Instead they locked themselves out of the biggest market in the smartphone world.
I don't even know how to respond to this. Android isn't a selling point. It's something informed buyers overlook, and the rest don't care about.
Being more or less absent from the market for several years was stupid
A good thing that never happened then!
So in the next year
You can predict the future! Amazing! How about this: What happens next year when BB has 128k screens and eleventy billion cores and users of last years Android phones see that; who's going to be envious?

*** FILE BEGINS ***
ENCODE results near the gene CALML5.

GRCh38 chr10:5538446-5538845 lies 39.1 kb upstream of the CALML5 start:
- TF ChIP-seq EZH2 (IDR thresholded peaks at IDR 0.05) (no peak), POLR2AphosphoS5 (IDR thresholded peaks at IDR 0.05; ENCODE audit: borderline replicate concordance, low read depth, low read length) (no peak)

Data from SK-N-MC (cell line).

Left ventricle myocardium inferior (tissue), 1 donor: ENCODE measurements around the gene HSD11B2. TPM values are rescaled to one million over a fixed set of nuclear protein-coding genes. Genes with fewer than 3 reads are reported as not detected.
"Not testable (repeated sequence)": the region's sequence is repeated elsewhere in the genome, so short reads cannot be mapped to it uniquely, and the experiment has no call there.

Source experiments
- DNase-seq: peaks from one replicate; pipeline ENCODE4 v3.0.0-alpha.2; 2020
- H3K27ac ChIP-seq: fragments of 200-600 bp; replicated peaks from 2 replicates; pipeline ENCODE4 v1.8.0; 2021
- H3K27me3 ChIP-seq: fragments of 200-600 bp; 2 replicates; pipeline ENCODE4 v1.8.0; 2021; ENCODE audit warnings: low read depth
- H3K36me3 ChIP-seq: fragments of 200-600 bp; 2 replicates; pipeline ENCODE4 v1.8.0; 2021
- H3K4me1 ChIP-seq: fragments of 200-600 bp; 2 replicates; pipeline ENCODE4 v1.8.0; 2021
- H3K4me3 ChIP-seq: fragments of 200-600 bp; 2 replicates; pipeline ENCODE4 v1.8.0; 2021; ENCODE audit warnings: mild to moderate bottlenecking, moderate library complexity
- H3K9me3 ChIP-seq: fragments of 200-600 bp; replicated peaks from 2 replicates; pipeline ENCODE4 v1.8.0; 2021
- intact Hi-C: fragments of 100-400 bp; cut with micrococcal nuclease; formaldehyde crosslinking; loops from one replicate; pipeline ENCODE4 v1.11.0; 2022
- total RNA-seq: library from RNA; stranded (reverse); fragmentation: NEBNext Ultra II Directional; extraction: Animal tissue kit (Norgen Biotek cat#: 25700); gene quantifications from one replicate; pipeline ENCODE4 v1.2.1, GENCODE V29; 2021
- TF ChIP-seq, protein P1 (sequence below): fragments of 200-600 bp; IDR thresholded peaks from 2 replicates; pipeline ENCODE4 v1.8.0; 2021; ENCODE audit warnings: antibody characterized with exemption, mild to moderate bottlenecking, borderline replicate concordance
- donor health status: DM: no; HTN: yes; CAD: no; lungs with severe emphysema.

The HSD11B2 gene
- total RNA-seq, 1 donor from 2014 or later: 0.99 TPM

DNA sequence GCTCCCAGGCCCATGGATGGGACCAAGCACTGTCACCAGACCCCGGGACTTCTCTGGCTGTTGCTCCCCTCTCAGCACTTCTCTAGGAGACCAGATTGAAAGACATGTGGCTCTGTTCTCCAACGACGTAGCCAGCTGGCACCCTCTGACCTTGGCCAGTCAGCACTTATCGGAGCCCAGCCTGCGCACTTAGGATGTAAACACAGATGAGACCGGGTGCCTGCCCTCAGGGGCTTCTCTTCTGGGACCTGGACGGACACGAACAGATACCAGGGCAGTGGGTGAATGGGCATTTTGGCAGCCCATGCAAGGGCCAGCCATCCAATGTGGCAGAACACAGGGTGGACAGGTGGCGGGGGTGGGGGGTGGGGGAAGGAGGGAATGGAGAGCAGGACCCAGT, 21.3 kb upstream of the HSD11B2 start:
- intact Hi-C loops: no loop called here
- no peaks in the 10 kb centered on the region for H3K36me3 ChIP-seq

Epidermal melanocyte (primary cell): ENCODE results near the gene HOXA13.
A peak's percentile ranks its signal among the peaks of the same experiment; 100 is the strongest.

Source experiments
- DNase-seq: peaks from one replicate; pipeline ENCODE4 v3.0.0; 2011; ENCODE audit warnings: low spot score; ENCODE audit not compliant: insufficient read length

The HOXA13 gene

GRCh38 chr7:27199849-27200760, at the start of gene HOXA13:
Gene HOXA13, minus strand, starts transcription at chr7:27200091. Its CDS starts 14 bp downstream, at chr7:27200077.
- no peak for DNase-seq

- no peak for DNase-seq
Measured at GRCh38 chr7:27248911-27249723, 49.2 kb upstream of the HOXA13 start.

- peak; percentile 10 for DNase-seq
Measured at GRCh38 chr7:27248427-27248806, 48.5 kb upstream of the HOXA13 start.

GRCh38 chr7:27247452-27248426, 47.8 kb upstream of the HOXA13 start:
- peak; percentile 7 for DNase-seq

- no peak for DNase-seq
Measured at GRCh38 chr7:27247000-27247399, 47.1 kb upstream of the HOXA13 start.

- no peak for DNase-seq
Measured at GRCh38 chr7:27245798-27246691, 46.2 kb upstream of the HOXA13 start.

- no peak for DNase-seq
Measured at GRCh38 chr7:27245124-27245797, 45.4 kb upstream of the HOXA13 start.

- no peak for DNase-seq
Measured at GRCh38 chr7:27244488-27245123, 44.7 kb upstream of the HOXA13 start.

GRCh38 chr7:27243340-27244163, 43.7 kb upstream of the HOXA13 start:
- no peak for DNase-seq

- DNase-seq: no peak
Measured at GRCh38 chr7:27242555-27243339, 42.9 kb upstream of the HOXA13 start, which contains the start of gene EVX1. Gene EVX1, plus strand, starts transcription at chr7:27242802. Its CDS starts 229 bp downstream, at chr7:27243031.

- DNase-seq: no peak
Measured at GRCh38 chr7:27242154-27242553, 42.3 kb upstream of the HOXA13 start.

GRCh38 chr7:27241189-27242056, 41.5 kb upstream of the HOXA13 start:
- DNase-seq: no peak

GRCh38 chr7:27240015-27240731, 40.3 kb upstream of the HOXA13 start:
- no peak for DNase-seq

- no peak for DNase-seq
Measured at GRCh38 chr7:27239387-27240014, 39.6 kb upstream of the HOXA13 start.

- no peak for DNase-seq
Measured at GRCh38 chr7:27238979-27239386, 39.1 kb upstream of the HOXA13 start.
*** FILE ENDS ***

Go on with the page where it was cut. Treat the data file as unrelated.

To answer your question: No one. Because no one cares. All that matters to Passport users is "will this let me work more efficiently" It's an entirely different market than the market that you're in. You're in the market for a gameboy that sends text messages. A lot of smartphone users are as well.
The rest of us, well, we've got work to do. I mentioned earlier that my wife ditched her first and only Android phone for a BB. What I didn't tell you was that it wasn't the latest model, but an older one. It was slower and had a smaller display, but it was infinitely more useful to her. Managing her complex schedule and email was significantly easier and faster.
Different people have different needs. You want a toy. Passport and Classic users want a tool. You think BB should have abandoned their core market to sell silly playthings. They'd have been dead before the end of the quarter had they done something so foolish.
Go away now. I'm bored with your uninformed, ill-considered, ramblings.